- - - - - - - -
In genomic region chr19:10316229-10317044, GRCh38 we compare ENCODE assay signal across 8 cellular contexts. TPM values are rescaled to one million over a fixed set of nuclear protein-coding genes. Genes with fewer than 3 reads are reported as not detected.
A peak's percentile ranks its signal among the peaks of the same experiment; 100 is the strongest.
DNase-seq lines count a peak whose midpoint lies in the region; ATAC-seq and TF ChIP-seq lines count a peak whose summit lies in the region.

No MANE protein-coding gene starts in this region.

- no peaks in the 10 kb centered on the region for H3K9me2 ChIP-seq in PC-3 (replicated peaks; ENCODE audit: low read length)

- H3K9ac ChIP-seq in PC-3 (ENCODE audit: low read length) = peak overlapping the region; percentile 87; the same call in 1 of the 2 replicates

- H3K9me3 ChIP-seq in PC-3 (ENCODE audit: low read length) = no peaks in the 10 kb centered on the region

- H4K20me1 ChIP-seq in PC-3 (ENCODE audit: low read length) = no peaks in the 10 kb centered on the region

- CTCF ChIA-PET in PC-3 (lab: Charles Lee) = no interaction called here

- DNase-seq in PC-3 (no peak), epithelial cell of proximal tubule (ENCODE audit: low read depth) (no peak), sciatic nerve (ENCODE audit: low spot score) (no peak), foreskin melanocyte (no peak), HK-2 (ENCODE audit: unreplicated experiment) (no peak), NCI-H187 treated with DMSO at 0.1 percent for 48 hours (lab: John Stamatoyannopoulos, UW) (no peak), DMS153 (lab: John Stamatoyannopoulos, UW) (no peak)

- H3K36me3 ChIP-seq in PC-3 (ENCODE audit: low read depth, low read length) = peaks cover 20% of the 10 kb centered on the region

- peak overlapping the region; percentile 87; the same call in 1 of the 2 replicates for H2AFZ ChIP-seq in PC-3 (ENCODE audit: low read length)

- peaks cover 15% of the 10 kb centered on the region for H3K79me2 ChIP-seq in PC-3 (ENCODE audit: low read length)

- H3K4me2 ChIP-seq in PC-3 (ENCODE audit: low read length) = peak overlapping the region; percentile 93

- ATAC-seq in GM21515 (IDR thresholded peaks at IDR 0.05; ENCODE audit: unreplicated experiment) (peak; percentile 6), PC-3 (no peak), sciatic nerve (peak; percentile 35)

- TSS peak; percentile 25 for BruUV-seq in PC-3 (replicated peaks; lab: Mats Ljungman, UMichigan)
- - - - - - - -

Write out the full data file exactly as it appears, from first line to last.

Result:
In genomic region chr19:10316229-10317044, GRCh38 we compare ENCODE assay signal across 8 cellular contexts. TPM values are rescaled to one million over a fixed set of nuclear protein-coding genes. Genes with fewer than 3 reads are reported as not detected.
A peak's percentile ranks its signal among the peaks of the same experiment; 100 is the strongest.
DNase-seq lines count a peak whose midpoint lies in the region; ATAC-seq and TF ChIP-seq lines count a peak whose summit lies in the region.

No MANE protein-coding gene starts in this region.

- no peaks in the 10 kb centered on the region for H3K9me2 ChIP-seq in PC-3 (replicated peaks; ENCODE audit: low read length)

- H3K9ac ChIP-seq in PC-3 (ENCODE audit: low read length) = peak overlapping the region; percentile 87; the same call in 1 of the 2 replicates

- H3K9me3 ChIP-seq in PC-3 (ENCODE audit: low read length) = no peaks in the 10 kb centered on the region

- H4K20me1 ChIP-seq in PC-3 (ENCODE audit: low read length) = no peaks in the 10 kb centered on the region

- CTCF ChIA-PET in PC-3 (lab: Charles Lee) = no interaction called here

- DNase-seq in PC-3 (no peak), epithelial cell of proximal tubule (ENCODE audit: low read depth) (no peak), sciatic nerve (ENCODE audit: low spot score) (no peak), foreskin melanocyte (no peak), HK-2 (ENCODE audit: unreplicated experiment) (no peak), NCI-H187 treated with DMSO at 0.1 percent for 48 hours (lab: John Stamatoyannopoulos, UW) (no peak), DMS153 (lab: John Stamatoyannopoulos, UW) (no peak)

- H3K36me3 ChIP-seq in PC-3 (ENCODE audit: low read depth, low read length) = peaks cover 20% of the 10 kb centered on the region

- peak overlapping the region; percentile 87; the same call in 1 of the 2 replicates for H2AFZ ChIP-seq in PC-3 (ENCODE audit: low read length)

- peaks cover 15% of the 10 kb centered on the region for H3K79me2 ChIP-seq in PC-3 (ENCODE audit: low read length)

- H3K4me2 ChIP-seq in PC-3 (ENCODE audit: low read length) = peak overlapping the region; percentile 93

- ATAC-seq in GM21515 (IDR thresholded peaks at IDR 0.05; ENCODE audit: unreplicated experiment) (peak; percentile 6), PC-3 (no peak), sciatic nerve (peak; percentile 35)

- TSS peak; percentile 25 for BruUV-seq in PC-3 (replicated peaks; lab: Mats Ljungman, UMichigan)